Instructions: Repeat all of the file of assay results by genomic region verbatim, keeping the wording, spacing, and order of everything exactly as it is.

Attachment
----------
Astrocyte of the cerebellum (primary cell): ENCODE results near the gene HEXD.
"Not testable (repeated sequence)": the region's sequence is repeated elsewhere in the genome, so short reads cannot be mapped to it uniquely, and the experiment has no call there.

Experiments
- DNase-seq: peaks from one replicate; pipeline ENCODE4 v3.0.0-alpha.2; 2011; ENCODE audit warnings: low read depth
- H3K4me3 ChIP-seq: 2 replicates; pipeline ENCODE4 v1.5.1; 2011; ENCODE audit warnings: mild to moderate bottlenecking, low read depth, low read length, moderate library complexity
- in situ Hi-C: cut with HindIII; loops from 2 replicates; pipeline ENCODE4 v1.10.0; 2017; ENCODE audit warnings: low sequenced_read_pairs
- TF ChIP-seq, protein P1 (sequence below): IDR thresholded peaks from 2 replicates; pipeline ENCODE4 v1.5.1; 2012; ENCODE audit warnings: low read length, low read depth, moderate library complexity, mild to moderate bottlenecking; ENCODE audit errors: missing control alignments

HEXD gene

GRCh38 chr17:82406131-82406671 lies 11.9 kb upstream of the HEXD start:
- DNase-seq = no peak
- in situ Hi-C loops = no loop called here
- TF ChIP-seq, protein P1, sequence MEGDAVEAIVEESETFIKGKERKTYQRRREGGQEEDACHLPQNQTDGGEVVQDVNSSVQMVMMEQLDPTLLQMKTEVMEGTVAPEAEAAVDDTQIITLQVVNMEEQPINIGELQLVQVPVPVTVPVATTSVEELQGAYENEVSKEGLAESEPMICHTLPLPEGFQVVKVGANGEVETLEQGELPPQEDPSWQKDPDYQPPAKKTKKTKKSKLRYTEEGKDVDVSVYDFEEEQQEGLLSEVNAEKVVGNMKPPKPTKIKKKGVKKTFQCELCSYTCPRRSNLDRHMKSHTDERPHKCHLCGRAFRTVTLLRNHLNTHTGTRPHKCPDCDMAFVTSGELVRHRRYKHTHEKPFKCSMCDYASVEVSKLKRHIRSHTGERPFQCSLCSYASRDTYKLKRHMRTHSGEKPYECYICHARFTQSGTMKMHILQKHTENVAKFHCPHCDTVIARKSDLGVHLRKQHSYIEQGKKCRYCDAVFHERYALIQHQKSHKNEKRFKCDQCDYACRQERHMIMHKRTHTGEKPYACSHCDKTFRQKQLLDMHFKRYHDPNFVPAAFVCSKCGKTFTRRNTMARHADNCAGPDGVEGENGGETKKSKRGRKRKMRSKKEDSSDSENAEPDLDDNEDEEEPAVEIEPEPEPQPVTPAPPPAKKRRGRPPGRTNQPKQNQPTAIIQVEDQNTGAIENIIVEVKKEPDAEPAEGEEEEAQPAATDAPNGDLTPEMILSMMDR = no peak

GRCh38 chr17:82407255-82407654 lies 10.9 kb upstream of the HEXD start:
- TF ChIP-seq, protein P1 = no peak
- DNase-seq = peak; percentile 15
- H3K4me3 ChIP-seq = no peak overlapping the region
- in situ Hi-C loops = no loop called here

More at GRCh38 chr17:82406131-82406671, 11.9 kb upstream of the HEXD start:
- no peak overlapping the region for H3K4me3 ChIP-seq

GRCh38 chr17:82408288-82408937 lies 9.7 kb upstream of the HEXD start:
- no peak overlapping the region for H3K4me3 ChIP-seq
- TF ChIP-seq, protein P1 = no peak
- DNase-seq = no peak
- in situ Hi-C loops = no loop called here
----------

Astrocyte of the cerebellum (primary cell): ENCODE results near the gene HEXD.
"Not testable (repeated sequence)": the region's sequence is repeated elsewhere in the genome, so short reads cannot be mapped to it uniquely, and the experiment has no call there.

Experiments
- DNase-seq: peaks from one replicate; pipeline ENCODE4 v3.0.0-alpha.2; 2011; ENCODE audit warnings: low read depth
- H3K4me3 ChIP-seq: 2 replicates; pipeline ENCODE4 v1.5.1; 2011; ENCODE audit warnings: mild to moderate bottlenecking, low read depth, low read length, moderate library complexity
- in situ Hi-C: cut with HindIII; loops from 2 replicates; pipeline ENCODE4 v1.10.0; 2017; ENCODE audit warnings: low sequenced_read_pairs
- TF ChIP-seq, protein P1 (sequence below): IDR thresholded peaks from 2 replicates; pipeline ENCODE4 v1.5.1; 2012; ENCODE audit warnings: low read length, low read depth, moderate library complexity, mild to moderate bottlenecking; ENCODE audit errors: missing control alignments

HEXD gene

GRCh38 chr17:82406131-82406671 lies 11.9 kb upstream of the HEXD start:
- DNase-seq = no peak
- in situ Hi-C loops = no loop called here
- TF ChIP-seq, protein P1, sequence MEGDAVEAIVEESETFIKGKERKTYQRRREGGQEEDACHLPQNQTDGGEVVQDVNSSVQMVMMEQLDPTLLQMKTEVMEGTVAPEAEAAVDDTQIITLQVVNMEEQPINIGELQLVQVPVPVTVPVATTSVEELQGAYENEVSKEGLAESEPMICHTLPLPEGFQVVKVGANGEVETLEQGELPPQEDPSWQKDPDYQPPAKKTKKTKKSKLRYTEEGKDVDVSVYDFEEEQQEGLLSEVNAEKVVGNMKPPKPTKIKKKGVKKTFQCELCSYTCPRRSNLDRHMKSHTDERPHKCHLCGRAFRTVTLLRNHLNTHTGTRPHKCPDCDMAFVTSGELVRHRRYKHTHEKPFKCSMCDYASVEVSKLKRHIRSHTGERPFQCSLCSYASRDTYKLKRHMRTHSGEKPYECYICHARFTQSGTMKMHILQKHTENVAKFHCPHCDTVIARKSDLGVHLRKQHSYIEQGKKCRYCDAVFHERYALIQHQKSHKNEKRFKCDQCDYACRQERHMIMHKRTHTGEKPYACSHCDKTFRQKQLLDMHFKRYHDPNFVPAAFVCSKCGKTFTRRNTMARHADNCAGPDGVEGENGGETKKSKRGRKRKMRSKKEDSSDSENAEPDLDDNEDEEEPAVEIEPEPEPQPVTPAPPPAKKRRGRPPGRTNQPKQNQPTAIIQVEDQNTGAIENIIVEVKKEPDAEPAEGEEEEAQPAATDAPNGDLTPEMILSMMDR = no peak

GRCh38 chr17:82407255-82407654 lies 10.9 kb upstream of the HEXD start:
- TF ChIP-seq, protein P1 = no peak
- DNase-seq = peak; percentile 15
- H3K4me3 ChIP-seq = no peak overlapping the region
- in situ Hi-C loops = no loop called here

More at GRCh38 chr17:82406131-82406671, 11.9 kb upstream of the HEXD start:
- no peak overlapping the region for H3K4me3 ChIP-seq

GRCh38 chr17:82408288-82408937 lies 9.7 kb upstream of the HEXD start:
- no peak overlapping the region for H3K4me3 ChIP-seq
- TF ChIP-seq, protein P1 = no peak
- DNase-seq = no peak
- in situ Hi-C loops = no loop called here